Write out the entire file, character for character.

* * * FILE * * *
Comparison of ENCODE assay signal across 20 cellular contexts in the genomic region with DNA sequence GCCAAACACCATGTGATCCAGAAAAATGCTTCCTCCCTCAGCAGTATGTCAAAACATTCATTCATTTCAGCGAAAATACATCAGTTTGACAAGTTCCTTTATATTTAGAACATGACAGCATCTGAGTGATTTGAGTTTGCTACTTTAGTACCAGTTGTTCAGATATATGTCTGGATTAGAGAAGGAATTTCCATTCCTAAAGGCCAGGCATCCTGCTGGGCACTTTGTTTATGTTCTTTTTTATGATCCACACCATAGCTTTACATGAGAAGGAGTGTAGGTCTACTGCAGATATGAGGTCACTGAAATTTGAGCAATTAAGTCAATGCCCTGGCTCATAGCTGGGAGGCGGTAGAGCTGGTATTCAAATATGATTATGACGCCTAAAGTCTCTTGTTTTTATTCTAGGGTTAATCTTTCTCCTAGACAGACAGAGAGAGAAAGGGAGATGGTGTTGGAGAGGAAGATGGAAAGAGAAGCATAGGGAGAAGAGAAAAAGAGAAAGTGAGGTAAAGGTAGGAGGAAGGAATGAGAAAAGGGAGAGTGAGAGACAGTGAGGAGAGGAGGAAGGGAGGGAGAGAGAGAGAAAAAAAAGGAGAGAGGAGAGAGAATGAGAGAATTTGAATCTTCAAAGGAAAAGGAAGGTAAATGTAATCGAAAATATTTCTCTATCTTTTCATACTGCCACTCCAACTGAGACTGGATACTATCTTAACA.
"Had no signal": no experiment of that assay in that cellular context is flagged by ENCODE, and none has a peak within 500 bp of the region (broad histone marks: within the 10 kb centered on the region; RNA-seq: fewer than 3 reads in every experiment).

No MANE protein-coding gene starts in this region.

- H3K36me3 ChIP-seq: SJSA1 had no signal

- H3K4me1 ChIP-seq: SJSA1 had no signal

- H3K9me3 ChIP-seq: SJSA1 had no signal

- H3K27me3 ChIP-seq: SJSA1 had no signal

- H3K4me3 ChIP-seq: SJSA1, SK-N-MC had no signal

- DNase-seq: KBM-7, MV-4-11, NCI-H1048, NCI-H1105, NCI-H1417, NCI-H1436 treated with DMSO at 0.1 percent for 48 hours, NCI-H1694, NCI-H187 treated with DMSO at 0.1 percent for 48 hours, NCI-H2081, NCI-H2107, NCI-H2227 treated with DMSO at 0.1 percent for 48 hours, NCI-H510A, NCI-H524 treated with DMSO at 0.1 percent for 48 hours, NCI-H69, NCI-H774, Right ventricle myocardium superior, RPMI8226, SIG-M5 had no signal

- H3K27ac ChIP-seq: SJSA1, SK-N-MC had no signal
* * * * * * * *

Comparison of ENCODE assay signal across 20 cellular contexts in the genomic region with DNA sequence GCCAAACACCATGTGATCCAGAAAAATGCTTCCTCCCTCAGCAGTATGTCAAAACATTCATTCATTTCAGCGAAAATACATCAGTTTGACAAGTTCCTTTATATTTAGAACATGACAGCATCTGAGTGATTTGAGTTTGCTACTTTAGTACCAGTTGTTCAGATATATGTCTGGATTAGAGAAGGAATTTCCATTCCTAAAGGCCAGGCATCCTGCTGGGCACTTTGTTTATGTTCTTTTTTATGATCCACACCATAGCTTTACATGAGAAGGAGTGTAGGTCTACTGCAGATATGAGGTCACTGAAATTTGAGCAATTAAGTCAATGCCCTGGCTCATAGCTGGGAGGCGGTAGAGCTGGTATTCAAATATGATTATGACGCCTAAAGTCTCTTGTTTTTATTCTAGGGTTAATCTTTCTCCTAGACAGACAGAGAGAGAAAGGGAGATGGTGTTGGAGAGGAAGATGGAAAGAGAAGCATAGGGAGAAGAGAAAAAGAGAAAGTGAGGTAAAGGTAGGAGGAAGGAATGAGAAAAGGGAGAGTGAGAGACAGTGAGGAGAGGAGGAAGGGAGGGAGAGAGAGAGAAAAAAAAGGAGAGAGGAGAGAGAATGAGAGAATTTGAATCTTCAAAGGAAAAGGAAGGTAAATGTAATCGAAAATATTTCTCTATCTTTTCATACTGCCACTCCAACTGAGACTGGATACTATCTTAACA.
"Had no signal": no experiment of that assay in that cellular context is flagged by ENCODE, and none has a peak within 500 bp of the region (broad histone marks: within the 10 kb centered on the region; RNA-seq: fewer than 3 reads in every experiment).

No MANE protein-coding gene starts in this region.

- H3K36me3 ChIP-seq: SJSA1 had no signal

- H3K4me1 ChIP-seq: SJSA1 had no signal

- H3K9me3 ChIP-seq: SJSA1 had no signal

- H3K27me3 ChIP-seq: SJSA1 had no signal

- H3K4me3 ChIP-seq: SJSA1, SK-N-MC had no signal

- DNase-seq: KBM-7, MV-4-11, NCI-H1048, NCI-H1105, NCI-H1417, NCI-H1436 treated with DMSO at 0.1 percent for 48 hours, NCI-H1694, NCI-H187 treated with DMSO at 0.1 percent for 48 hours, NCI-H2081, NCI-H2107, NCI-H2227 treated with DMSO at 0.1 percent for 48 hours, NCI-H510A, NCI-H524 treated with DMSO at 0.1 percent for 48 hours, NCI-H69, NCI-H774, Right ventricle myocardium superior, RPMI8226, SIG-M5 had no signal

- H3K27ac ChIP-seq: SJSA1, SK-N-MC had no signal